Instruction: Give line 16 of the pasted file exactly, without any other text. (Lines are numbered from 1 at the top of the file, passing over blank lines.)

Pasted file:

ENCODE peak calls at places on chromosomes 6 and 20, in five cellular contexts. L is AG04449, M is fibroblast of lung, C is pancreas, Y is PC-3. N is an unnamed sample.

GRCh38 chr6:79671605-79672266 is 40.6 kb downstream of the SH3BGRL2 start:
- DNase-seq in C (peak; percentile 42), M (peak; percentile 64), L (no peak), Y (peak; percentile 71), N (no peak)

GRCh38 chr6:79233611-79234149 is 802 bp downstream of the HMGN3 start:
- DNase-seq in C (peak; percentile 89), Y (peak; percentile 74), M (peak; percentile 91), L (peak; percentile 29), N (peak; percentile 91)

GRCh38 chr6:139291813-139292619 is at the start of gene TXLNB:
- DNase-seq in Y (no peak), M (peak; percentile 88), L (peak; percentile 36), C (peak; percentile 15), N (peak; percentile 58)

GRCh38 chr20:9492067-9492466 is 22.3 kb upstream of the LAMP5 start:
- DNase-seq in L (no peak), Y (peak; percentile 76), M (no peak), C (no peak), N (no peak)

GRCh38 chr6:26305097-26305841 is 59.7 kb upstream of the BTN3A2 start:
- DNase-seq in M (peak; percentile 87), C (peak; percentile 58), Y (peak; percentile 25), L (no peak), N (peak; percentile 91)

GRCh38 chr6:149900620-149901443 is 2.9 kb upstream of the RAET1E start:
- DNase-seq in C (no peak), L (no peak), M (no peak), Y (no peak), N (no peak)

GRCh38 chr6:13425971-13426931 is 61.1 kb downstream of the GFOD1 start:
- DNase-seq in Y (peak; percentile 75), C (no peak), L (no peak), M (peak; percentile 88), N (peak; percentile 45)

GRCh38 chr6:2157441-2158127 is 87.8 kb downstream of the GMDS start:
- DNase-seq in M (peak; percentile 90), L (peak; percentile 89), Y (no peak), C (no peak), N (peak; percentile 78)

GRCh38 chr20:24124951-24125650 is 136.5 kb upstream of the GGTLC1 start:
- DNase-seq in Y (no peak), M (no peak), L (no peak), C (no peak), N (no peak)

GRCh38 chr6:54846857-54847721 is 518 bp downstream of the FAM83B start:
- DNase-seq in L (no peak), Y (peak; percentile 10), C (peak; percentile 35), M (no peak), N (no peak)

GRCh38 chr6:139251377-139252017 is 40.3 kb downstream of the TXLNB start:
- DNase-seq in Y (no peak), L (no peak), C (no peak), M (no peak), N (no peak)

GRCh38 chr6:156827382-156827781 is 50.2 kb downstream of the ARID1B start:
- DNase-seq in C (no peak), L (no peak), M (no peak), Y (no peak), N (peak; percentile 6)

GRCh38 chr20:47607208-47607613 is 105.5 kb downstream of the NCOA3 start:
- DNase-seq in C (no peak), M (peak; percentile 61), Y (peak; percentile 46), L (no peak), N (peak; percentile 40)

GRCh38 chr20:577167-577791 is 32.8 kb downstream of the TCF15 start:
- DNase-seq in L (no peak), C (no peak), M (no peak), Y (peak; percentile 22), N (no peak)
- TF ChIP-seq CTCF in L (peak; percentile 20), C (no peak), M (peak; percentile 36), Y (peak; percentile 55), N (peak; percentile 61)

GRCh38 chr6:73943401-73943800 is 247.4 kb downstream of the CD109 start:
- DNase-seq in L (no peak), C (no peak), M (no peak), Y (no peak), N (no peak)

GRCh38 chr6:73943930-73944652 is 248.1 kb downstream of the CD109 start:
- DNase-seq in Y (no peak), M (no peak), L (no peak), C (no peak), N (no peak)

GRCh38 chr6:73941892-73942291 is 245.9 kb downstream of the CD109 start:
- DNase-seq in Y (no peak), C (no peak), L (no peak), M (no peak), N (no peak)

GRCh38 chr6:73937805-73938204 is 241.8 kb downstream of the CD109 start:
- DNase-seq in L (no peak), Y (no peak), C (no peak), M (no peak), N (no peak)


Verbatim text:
GRCh38 chr6:2157441-2158127 is 87.8 kb downstream of the GMDS start: